Amos Burke was a Los Angeles chief of detectives who was also a millionaire with a chauffeur-driven Rolls Royce, a mansion, and a high-wheeling lifestyle. The hallmarks of this series were ...
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Stu Bailey and Jeff Spencer were the wisecracking, womanizing private detective heroes of this Warner Brothers drama. Stu and Jeff worked out of an office located at 77 Sunset Strip in Los ... See full summary »
Efrem Zimbalist Jr.,
Amos Burke was a Los Angeles chief of detectives who was also a millionaire with a chauffeur-driven Rolls Royce, a mansion, and a high-wheeling lifestyle. The hallmarks of this series were glamorous, sophisticated settings, unusual twists on formula homicide plotlines, and big-name guest stars. After a couple of seasons, its format was radically revamped. Burke left the police force and became an agent for US Intelligence. At that point, the show's name changed to "Amos Burke--Secret Agent". Burke's adventures were briefly revived in 1994, under the original title. Written by
Marg Baskin <firstname.lastname@example.org>
The 64 black and white hour-long episodes of "Burke's Law" were originally broadcast from 1963-65 on ABC. The show then morphed into "Amos Burke, Secret Agent" for another 17 episodes during the 1965-66 season. And one episode "Who Killed the Jackpot" served as the introduction of the "Honey West" characters played by Anne Francis and John Ericson. Gene Barry played police captain Amos Burke, who headed up homicide while maintaining a lavish lifestyle; not because he was on the take but because he was already extremely rich and was just working for whatever intrinsic value the job provided. This was the main hook or novelty of the show, which was a weekly showcase of his lavish lifestyle (chauffeured limo with fully stocked bar, mansion, and a host of gorgeous women clamoring for his affections).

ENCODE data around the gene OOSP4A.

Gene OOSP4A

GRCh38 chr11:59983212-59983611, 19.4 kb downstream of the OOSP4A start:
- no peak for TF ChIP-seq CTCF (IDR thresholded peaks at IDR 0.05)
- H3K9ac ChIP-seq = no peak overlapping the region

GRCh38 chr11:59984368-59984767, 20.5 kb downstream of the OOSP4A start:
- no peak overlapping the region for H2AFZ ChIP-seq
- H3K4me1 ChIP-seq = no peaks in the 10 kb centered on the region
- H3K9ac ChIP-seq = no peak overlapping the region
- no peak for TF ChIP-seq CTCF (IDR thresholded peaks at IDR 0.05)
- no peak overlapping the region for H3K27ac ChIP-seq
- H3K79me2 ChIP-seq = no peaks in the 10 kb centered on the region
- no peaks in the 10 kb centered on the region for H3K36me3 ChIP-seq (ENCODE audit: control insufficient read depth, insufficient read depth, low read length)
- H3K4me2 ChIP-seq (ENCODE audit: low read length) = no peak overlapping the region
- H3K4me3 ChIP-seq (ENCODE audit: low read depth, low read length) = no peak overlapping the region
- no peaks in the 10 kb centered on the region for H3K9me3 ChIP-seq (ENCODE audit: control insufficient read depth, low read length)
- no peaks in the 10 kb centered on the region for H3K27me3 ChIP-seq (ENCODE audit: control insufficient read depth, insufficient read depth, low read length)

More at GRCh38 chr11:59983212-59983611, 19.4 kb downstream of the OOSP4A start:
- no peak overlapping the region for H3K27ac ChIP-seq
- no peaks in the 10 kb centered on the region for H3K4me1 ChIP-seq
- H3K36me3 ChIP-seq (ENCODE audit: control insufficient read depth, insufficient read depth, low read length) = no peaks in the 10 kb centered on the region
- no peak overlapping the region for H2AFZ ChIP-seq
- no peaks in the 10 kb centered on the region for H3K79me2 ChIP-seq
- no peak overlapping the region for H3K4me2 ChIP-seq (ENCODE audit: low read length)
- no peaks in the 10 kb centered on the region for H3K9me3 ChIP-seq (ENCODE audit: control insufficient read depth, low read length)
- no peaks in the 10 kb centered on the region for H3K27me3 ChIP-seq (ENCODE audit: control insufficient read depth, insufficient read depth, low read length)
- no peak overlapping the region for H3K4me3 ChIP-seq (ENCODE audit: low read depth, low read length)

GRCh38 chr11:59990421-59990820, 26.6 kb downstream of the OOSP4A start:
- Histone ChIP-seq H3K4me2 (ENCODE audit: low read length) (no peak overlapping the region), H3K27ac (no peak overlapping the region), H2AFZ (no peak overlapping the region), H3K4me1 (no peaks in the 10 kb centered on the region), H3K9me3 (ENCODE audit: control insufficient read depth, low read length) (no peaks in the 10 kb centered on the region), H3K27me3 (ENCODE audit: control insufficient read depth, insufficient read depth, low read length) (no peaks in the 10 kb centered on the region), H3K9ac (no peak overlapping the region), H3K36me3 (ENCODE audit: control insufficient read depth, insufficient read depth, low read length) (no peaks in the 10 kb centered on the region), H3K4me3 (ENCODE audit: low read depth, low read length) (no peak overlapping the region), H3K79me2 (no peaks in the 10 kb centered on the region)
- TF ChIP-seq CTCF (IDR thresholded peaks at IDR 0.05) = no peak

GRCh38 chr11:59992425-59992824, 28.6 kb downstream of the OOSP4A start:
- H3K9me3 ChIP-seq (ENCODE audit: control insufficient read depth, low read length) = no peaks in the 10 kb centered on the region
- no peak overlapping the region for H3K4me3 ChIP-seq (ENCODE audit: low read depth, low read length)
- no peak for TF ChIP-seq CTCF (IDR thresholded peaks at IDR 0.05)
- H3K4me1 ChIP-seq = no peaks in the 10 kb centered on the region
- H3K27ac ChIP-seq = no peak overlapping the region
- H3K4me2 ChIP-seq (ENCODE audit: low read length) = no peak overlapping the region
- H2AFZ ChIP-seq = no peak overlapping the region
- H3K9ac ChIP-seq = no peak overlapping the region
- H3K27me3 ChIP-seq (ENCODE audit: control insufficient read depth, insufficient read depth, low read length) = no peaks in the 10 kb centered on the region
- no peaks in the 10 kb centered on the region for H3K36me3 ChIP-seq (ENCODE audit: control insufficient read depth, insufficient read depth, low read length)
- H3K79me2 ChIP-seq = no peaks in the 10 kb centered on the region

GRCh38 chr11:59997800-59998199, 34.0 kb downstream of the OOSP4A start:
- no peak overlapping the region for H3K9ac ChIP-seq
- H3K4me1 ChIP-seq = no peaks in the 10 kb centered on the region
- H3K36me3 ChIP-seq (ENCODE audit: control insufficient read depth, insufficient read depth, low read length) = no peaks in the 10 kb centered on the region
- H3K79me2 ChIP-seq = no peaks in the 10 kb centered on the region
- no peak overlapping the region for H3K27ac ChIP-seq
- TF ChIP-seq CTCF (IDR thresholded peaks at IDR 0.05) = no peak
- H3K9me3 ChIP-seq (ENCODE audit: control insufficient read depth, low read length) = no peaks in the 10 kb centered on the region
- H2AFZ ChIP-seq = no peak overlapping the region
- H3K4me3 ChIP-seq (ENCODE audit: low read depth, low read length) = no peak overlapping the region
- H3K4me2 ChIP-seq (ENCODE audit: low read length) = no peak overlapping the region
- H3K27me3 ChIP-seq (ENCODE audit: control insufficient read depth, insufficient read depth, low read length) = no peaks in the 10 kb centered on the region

Although technically a mystery-adventure series there was a significant comedy element generated by the reactions of his detectives and his superior to Burke's displays of wealth and indulgence.
Barry was perfectly cast as the suave and sophisticated working playboy. Unfortunately the supporting cast was quite marginal and the writers never developed these secondary characters beyond the most superficial level. But this did allow room to showcase a multitude of guest stars and like "The Wild Wild West" many of these were Hollywood's hottest starlets. Especially memorable was former Miss America Mary Ann Mobley whose unexpected chemistry with Barry led to multiple appearances during the course of the series.
Unlike "Columbo", the series withheld the identity of the killer from viewers until the end although it was not disclosed in the standard "Murder She Wrote" moment of revelation. The huge popularity of "James Bond" and "The Man From UNCLE" caused producer Aaron Spelling to introduce a secret agent formula into the final season. Unfortunately what had been a unique cop show became just another silly spy series and it expired after just half a season.
Then again, what do I know? I'm only a child.
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